Podcast: Play in new window | Download
Females Athlete Care is not the same as male athlete care. Dr. Jill Moschelli is making a career specializing in it. Megan Smith, the chairperson for Women In Athletic Training, leads the interview.
Looking into your bio, you specialize in Female Sports Medicine. Can you share with us what that entails?
Female athletes are just different than men
Female athlete triad.
Concussion recovery is different
Predisposed to different types of injuries
How popular is being a female sports medicine-specific doctor?
It is not really common, but some of it is due to comfort level.
There has been an increased discussion about women training on their menstrual cycles and understanding how each phase affects your training. When someone is looking into this- do you have any recommendations on how to get started or a basis of understanding while training during different phases?
Educating in general is the biggest first step
Educate them about their own body and their cycle
Know what is normal for you and be aware of what changes look like.
Some of those changes can be due to oral contraceptives for whatever reasons.
Basic menstrual tracking app.
Perceived performance scales but nothing has been clear or consistent…so more research is needed.
How do we ask: are you on your period?
Make it not taboo…make it part of their general health
I am going to ask a lot of questions and if you feel like you can't or do not want to answer that is fine.
“How has your menstrual cycle been?”
“Are you on any medicines that would impact it?”
We bring up topics like that at the beginning of the season so it is less taboo and breaks through the barrier.
Over the years I have taken many female-specific continuing eds, but one stood out to me which was pelvic floor dysfunction in female athletes. Is this something that you’re seeing in the clinic or refer out to a pelvic floor PT? Can you share how this can affect the training of our female athletes?
It happens more than we are aware of. It is not discussed as much.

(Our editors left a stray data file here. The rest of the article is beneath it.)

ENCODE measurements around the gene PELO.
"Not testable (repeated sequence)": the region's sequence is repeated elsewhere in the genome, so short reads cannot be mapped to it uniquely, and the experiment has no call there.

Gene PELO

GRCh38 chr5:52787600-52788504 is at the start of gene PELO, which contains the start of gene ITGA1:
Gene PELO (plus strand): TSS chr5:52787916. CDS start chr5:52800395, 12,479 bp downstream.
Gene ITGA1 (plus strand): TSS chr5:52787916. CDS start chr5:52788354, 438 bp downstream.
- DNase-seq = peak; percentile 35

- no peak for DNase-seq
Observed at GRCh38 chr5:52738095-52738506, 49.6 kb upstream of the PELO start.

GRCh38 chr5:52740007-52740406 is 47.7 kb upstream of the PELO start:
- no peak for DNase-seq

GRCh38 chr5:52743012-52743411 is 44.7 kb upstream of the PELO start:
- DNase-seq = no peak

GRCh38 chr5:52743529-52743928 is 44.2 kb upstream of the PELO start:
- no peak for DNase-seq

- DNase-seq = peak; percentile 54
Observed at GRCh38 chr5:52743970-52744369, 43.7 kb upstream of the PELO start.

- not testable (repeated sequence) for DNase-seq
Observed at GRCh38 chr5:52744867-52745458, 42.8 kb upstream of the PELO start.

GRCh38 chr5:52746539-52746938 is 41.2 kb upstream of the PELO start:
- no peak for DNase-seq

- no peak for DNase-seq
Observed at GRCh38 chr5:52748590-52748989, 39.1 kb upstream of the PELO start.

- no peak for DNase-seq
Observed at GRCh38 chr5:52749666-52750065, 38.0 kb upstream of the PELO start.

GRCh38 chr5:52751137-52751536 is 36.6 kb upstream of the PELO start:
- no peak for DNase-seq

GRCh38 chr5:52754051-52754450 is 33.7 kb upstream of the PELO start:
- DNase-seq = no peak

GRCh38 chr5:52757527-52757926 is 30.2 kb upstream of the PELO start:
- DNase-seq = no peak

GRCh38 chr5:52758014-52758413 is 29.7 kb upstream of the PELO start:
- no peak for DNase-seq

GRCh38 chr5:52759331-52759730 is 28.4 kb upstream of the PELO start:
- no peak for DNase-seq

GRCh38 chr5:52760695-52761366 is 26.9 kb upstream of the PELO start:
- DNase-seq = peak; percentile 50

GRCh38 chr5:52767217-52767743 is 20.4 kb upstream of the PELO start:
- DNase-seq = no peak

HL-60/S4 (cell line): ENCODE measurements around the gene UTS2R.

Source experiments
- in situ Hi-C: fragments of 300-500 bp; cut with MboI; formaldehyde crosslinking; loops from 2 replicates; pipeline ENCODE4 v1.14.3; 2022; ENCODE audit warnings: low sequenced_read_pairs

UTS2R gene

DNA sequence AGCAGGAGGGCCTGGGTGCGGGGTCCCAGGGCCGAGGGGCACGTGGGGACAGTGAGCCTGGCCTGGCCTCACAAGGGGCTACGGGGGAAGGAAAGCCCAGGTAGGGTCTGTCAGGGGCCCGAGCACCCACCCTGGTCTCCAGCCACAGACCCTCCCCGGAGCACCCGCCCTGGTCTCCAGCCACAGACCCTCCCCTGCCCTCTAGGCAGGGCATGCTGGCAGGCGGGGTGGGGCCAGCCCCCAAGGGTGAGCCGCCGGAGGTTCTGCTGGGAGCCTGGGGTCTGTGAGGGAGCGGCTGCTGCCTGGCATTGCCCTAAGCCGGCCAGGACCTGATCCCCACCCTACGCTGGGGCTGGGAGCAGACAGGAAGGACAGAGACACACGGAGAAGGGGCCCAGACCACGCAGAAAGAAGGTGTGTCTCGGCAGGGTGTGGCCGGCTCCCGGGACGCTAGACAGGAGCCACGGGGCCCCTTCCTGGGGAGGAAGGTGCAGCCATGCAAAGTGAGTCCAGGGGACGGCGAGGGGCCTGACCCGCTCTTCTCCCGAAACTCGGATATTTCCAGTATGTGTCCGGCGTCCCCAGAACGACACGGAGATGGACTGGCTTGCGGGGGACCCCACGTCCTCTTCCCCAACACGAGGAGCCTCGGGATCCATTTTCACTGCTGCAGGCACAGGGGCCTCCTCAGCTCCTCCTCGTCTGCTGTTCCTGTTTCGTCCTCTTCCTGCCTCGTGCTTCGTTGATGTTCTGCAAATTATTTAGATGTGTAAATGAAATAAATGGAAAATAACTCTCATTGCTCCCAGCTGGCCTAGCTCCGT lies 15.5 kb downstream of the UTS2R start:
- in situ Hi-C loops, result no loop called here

Up to about 30% of elite female athletes experience incontinence.
Impact sports have a greater incidence.
Bringing up the conversation more often helps teach people about it.
Finding a pelvic floor therapist can be difficult
Inability to control the flow of urine during stress.
How can Athletic Trainers bridge that gap?
The more we talk about it the more it normalizes it.
You can be the first line of defense for those athletes.
Maybe set up a regular schedule to discuss it so they know to expect it.
Have the resources available or posted for them.
Are there areas of female patient care that you believe would be beneficial for athletic trainers to be better versed on? What are those areas? Is there training that you recommend?
Reproductive/menstrual cycle/ pelvic floor in your education as you get your degree.
Spend time discussing the differences between male and female athletes.
Have grand round discussions on female athlete care.
Females recover differently from concussions
Timetables are different for females
The treatments are similar but they might take longer.
The Female Athlete Conference every other year in Boston to tackle issues concerning female athlete care.
Dr. Jill Moschelli – email@example.com
Megan Smith – Twitter
These people LOVE ATs and help the SMB pay the bills:
Frio Hydration – Superior Hydration products.
MioTech – meeting all of your sports medicine supply needs
PhysicalTherapy.com – use promo code “1FREECOURSE” to start for free
Donate and get some swag (like Patreon but for the school)
DragonflyMax – one-stop EMR
HOIST – no matter your reason for dehydration DRINK HOIST
MedBridge Education – Use “TheSMB” to save some, be entered in a drawing for a second year free, and support the podcast.
Marc Pro – Use “THESMB” to recover better.